Of course the affordability of these technologies will play an important role in how the upcoming startup can create impact within this space. For the time being, school systems may need to rely on cheap tablets or phones from Chinese manufacturers. In the next few years however, everybody will most likely have smart phones powerful enough to run the technology these new emerging startups will require.
Another challenges for these startups would be the simplicity of the technology, is the Interface simple enough for any teachers and students to just pick up the technology and start using it? That learning curve will be the real test for Edtech Startup, that and the Designers deep understanding of Thai users will determine the product adoptions.
Tech Startups pride themselves in achieving high growth and disrupting the status quo within their industries. The next big EdTech Startup will have to be careful in its marketing strategy and its ability to scale the platform. People are already spending ridiculous amount of money on education, in the form of private tutor, courses and books. How you can go about capturing the market is the key.
Whichever Startup wins the race for better education would be determined by how cooperative they could work with the established school systems. We will all need cooperation from all sectors, private and public institutions. For the solution to take effects, Startups need to work in conjunction with the government and education ministry. Something entrepreneurs may hate to do (Let's admit, we the entrepreneurs in general have bad habits of defying the status quo). Making your own 10x school system is not good enough. You might be able to create a great system with a lot of resources and general support, but as long as it is not compatible, or unable to be implemented with the brick and mortar schools. It is not scalable and won't solve the real issue: improving education standard as a whole.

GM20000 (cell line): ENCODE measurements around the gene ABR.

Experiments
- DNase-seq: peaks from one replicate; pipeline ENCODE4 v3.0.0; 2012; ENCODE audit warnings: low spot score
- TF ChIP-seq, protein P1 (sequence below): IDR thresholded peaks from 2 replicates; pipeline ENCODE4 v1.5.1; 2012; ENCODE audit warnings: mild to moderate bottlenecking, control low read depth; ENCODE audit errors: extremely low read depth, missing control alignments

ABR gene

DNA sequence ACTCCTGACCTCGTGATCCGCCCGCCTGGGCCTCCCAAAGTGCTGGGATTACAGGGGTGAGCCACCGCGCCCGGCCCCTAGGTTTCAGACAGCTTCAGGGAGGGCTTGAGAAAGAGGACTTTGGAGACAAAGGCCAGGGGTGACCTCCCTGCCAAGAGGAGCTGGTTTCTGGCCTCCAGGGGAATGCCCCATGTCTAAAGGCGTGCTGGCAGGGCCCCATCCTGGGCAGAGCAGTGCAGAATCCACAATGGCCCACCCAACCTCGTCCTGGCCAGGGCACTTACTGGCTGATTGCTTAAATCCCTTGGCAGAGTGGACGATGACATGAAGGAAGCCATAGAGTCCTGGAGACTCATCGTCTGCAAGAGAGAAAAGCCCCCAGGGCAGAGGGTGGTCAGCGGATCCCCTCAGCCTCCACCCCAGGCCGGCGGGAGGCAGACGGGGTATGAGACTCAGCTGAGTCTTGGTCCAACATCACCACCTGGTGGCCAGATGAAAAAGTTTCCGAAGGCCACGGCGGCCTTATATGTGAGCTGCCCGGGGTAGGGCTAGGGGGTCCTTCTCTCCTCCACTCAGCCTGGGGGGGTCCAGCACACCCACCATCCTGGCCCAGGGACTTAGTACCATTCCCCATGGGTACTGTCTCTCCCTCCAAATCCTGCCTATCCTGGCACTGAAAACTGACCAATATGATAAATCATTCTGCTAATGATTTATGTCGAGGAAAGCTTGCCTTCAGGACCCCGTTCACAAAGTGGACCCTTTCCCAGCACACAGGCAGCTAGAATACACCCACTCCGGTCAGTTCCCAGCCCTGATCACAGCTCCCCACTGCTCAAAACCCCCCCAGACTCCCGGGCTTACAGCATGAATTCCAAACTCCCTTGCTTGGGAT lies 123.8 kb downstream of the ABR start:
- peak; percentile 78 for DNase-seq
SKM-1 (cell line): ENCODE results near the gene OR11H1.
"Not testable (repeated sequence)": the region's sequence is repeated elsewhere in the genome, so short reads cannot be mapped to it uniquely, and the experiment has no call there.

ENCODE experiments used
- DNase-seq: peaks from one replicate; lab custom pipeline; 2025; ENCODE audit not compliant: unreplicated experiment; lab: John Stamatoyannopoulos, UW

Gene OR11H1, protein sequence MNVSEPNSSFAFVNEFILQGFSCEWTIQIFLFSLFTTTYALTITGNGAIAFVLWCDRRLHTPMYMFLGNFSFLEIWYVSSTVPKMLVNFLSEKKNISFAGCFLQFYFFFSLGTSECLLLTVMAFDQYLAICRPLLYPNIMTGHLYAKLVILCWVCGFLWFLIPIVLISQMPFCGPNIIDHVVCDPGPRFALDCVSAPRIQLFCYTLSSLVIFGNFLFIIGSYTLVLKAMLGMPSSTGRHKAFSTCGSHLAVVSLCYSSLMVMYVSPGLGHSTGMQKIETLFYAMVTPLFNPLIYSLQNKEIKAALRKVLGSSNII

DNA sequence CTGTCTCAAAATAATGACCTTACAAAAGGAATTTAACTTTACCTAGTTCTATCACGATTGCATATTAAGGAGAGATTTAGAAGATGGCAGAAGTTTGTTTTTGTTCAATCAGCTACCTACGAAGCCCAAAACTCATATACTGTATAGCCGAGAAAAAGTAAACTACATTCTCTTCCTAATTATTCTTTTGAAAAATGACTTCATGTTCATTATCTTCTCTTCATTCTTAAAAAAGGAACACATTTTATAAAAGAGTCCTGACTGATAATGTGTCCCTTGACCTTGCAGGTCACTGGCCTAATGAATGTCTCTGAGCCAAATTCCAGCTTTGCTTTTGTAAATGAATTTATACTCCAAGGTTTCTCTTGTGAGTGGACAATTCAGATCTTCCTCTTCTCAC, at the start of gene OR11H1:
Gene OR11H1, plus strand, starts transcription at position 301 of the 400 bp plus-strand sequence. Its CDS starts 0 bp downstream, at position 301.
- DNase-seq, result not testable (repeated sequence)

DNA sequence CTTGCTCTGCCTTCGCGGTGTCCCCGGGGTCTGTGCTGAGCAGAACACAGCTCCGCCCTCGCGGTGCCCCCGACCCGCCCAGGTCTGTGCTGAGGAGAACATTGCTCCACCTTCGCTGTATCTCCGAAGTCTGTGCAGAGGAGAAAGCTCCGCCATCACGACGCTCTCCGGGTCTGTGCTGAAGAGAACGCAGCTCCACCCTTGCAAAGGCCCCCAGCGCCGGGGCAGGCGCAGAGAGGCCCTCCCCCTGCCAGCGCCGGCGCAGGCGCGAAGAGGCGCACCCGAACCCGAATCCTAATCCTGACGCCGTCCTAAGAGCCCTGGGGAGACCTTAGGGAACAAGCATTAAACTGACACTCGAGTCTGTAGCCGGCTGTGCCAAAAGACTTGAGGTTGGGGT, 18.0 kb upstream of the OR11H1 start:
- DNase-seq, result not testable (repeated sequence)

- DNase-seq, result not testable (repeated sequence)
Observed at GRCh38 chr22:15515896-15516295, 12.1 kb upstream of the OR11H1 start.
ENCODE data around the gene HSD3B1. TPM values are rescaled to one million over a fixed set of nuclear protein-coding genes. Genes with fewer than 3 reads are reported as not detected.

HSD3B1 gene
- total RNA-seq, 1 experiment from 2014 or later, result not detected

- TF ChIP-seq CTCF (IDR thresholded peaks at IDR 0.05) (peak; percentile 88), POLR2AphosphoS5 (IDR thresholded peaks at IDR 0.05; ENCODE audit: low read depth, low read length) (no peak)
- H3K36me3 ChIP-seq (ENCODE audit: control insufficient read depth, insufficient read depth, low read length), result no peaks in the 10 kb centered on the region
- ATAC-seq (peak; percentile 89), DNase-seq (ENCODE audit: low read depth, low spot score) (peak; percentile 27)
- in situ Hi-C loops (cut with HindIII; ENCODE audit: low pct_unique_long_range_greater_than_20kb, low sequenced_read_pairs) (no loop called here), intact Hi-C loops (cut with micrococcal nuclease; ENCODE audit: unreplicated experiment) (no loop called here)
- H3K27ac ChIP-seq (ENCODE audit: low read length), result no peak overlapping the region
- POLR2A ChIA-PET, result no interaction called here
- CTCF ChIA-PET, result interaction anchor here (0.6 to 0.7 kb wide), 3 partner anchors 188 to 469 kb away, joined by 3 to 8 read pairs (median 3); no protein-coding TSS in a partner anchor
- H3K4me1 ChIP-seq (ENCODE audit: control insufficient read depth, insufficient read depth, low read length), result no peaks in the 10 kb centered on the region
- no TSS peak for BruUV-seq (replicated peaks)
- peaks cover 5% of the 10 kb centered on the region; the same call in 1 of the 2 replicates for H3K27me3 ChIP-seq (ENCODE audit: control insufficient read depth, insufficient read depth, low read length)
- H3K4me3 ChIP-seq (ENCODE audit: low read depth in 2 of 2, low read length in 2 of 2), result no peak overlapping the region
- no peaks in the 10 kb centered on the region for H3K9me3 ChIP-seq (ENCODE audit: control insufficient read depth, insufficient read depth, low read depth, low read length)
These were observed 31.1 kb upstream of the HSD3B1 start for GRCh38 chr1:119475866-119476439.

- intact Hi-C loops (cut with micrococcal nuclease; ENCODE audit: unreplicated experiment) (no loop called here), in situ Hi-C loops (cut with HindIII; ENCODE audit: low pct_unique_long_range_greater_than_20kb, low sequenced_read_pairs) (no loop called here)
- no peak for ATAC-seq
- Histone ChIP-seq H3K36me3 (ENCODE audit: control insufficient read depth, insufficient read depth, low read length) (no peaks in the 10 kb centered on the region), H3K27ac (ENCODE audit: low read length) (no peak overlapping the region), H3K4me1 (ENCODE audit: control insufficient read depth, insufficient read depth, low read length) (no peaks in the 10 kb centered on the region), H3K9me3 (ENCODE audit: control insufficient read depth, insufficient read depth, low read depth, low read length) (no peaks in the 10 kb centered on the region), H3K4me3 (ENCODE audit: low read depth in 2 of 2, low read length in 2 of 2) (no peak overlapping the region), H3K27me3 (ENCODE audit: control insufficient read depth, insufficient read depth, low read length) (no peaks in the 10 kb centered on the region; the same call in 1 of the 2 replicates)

I'd like to end this article with Thailand's most famous maxim "Thai People Can Do It". Well the time has never been more appropriate for Thai People to finally 'Do It'. The education industry is ripe for disruption. There are funds from International VCs, support from the government and more access to exponential Technology than we could dream for. Has the time finally come for a massive disruption in this space? No, the disruption is long overdue. Our country is moving too slow and currently being left behind in this ever changing world. EdTech is tough and great companies have yet to emerge within this sector. The Thai entrepreneurs will need to be a lot more ambitious than 'I'm creating the next big app' and really focus on making an innovative breakthrough and not incremental improvements. Our goals in EdTech should always be in creating positive impact, not maximizing profit. Whether you are an Entrepreneur looking for the next big market to disrupt or just to casually learn more about EdTech in Thailand, I do hope you find this article useful.
This article is written by K. Cheecharern, the winner of Techsauce's writing contest in August 2016.